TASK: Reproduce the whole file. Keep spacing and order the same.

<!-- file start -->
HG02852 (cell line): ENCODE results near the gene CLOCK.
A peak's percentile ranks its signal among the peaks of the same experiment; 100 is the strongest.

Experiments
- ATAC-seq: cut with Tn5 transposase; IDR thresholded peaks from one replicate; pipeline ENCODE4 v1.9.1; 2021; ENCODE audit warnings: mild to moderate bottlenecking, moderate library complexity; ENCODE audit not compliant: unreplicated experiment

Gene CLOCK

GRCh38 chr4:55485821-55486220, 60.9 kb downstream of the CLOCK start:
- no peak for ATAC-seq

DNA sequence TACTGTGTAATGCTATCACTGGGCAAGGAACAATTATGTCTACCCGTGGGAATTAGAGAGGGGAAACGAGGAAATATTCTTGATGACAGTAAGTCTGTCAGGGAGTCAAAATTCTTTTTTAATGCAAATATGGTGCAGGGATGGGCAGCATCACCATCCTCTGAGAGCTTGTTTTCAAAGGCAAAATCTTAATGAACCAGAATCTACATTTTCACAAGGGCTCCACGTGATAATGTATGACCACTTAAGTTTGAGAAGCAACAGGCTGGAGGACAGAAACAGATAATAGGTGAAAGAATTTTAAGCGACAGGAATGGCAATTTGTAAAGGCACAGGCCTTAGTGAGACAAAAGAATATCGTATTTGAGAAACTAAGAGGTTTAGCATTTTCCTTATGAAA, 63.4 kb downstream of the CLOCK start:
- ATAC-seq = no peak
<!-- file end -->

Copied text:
HG02852 (cell line): ENCODE results near the gene CLOCK.
A peak's percentile ranks its signal among the peaks of the same experiment; 100 is the strongest.

Experiments
- ATAC-seq: cut with Tn5 transposase; IDR thresholded peaks from one replicate; pipeline ENCODE4 v1.9.1; 2021; ENCODE audit warnings: mild to moderate bottlenecking, moderate library complexity; ENCODE audit not compliant: unreplicated experiment

Gene CLOCK

GRCh38 chr4:55485821-55486220, 60.9 kb downstream of the CLOCK start:
- no peak for ATAC-seq

DNA sequence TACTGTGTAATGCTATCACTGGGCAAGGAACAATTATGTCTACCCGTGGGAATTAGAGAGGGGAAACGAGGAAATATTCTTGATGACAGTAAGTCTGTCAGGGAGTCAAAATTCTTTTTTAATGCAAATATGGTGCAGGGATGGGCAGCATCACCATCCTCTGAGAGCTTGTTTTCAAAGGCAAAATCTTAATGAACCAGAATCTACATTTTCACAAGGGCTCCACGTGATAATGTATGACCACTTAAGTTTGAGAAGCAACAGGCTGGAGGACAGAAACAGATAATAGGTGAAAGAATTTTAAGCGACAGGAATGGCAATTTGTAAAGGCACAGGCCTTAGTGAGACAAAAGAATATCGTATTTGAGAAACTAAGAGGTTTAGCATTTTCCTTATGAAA, 63.4 kb downstream of the CLOCK start:
- ATAC-seq = no peak